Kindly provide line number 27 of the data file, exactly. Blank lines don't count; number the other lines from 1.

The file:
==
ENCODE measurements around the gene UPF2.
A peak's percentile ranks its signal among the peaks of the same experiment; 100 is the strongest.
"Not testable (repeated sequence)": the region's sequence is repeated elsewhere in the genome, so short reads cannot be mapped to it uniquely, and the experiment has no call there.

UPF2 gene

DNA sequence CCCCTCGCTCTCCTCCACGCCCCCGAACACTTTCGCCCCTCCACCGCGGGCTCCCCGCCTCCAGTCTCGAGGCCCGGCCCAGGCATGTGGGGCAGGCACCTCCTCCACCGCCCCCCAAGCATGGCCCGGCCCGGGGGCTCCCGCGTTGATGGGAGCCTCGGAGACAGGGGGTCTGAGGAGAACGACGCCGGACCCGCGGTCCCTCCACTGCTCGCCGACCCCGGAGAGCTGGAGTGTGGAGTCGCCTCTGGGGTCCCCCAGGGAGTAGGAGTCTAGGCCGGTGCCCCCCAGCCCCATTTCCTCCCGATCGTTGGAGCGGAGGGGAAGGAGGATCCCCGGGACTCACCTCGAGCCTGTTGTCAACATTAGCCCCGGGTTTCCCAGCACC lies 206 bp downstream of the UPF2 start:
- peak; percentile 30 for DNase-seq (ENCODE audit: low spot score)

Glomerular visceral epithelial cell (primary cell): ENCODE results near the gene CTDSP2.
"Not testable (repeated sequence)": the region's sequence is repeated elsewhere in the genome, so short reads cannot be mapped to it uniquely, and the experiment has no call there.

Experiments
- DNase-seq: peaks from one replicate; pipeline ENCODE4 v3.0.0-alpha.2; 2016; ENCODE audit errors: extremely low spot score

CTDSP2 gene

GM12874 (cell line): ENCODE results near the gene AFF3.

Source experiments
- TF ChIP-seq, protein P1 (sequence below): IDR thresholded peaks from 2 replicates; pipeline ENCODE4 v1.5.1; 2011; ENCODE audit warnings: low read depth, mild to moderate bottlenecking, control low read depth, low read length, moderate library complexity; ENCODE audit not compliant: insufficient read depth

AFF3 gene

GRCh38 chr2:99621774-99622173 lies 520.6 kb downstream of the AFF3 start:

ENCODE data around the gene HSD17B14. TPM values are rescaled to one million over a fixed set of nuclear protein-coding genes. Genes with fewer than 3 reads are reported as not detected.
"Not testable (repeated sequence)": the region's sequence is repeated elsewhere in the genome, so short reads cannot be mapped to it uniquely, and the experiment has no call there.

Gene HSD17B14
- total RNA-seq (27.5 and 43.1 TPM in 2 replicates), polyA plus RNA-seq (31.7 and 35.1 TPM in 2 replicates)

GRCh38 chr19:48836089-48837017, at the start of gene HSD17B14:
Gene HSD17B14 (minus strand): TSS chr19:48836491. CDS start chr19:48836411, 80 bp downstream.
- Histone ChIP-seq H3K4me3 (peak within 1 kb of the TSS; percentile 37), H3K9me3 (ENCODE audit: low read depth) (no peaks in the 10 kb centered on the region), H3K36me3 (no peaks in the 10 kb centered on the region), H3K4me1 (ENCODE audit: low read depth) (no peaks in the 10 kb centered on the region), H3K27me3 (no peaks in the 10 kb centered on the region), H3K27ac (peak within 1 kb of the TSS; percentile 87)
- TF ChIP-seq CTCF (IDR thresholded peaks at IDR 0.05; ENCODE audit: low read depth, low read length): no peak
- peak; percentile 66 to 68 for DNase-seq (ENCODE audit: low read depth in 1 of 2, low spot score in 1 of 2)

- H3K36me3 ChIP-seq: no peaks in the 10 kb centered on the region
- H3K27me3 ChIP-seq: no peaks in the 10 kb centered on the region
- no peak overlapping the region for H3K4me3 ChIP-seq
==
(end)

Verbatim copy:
- H3K27me3 ChIP-seq: no peaks in the 10 kb centered on the region